Using public relations to build support and awareness of community issues


From Schwartz Media Strategies Senior Account Manager Tim Tilson:

In today’s stagnant real estate market, state legislators hope a new state bill will fuel faltering condo sales by relieving bulk buyers from the liabilities associated with being a developer.

Our client Mark Grant of statewide law firm Ruden McClosky, who co-authored the bill, weighs in on the issue in the below article.  This article, published yesterday in the Sun-Sentinel, is a great example of how effective, proactive media relations help build interest and momentum surrounding serious community issues, which can lead to more public attention and legislation in favor of passing the act into law.
Sun-Sentinel: New Bill Could Help Condo Buyers
Law would remove developer title from bulk buyers
by Daniel Vasquez, Condo columnist

November 24, 2009

A new bill seeks to help bulk buyers of Florida condominium units – and owners desperate to sell to them in a market with record inventories – by amending old state laws and removing the designation of developer from those who don’t build but simply buy lots of units.

A Florida condo law enacted in the 1970s deems anyone a “developer” who purchases more than seven units in a condominium of 70 units or more – or more than five units in a condominium of less than 70 units – and who offers such units for sale or lease. The law potentially bestows on such person or entity all of the legal and financial liabilities that come with the “developer” title.

Some say developer designation laws are having a chilling effect on potential investor buyers who want to take advantage of today’s bargain condo unit prices.

“Florida law says bulk buyers may potentially be obligated to give warranties on construction, keep proper books for the condo association, establish and maintain budget reserves, and all sorts of things that people normally think of as obligations of an entity that builds and creates condominiums, not someone who just buys and leases units,” said attorney Mark Grant, of Ruden McClosky, a state-wide Florida law firm representing condominium developers and lenders. Grant co-authored HB 327 with Broward County attorney Charles Brecker, of Stearns, Weaver.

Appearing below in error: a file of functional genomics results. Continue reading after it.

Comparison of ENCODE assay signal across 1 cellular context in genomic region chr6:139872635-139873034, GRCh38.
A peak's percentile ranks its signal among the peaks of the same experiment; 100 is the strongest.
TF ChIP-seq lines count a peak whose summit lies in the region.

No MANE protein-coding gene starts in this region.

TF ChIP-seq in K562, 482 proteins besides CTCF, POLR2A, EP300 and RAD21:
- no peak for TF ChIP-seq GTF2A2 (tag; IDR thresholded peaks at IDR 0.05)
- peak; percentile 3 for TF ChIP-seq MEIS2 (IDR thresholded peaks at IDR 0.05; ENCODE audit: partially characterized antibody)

“I hear from potential buyers all the time who say ‘Whoa, I want to buy condominium units and lease and sell them later, but I don’t want to become a developer,’ ” Grant said.

Grant and Brecker found a backer in House Rep. Julio Robaina, R-Miami, who entered HB 327 – the Distressed Condo Relief Act – into the House registry last week, the first condo reform bill to hit the books for next year’s Legislative session. Grant said he also expects an unnamed senator he is working with to introduce a companion bill soon.

Robaina’s bill proposes to protect bulk buyers and bulk assignees and assignees by removing developer liability for transactions that close in the next two years. If passed next year, the law would sunset on July 1, 2012.

Possible benefits:

More sales, higher prices. Supporters say removing potential developer liability will encourage bulk buyers to purchase condo units and possibly pay more for each unit. Right now, some bulk buyers offer low-ball prices to offset the risk of becoming a developer.

Faster foreclosures. Some lenders may be delaying foreclosures of condo units because they don’t want to own enough units to be designated a developer, which in turn keeps bad assets on their books, prevents a surplus of units from being put on the market, and further stalls market recovery. Remove the potential for liability, and the sales could follow.Relief for associations. Many condo associations face financial ruin due to revenue lost to empty and foreclosed units. By kick-starting the sale of multiple units, condo associations would generate assessment revenue to maintain property and pay for amenities, such as club houses and pools.

Potential problems:

Some unit owners complain today that they live in communities virtually controlled by one or two owners with deeds on multiple units, earning these bulk owners a vote for each unit. Could this new law open the floodgates for more bulk owners and more such problems?

Daniel Vasquez can be reached at or 954-356-4219 (Broward County) or 561-243-6686 ( Palm Beach County). His condo column runs every Wednesday in the Local section and at Check out Daniel’s Condos & HOAs blog for news, information and tips related to life in community associations at You can also read his consumer column every Monday in Your Money and at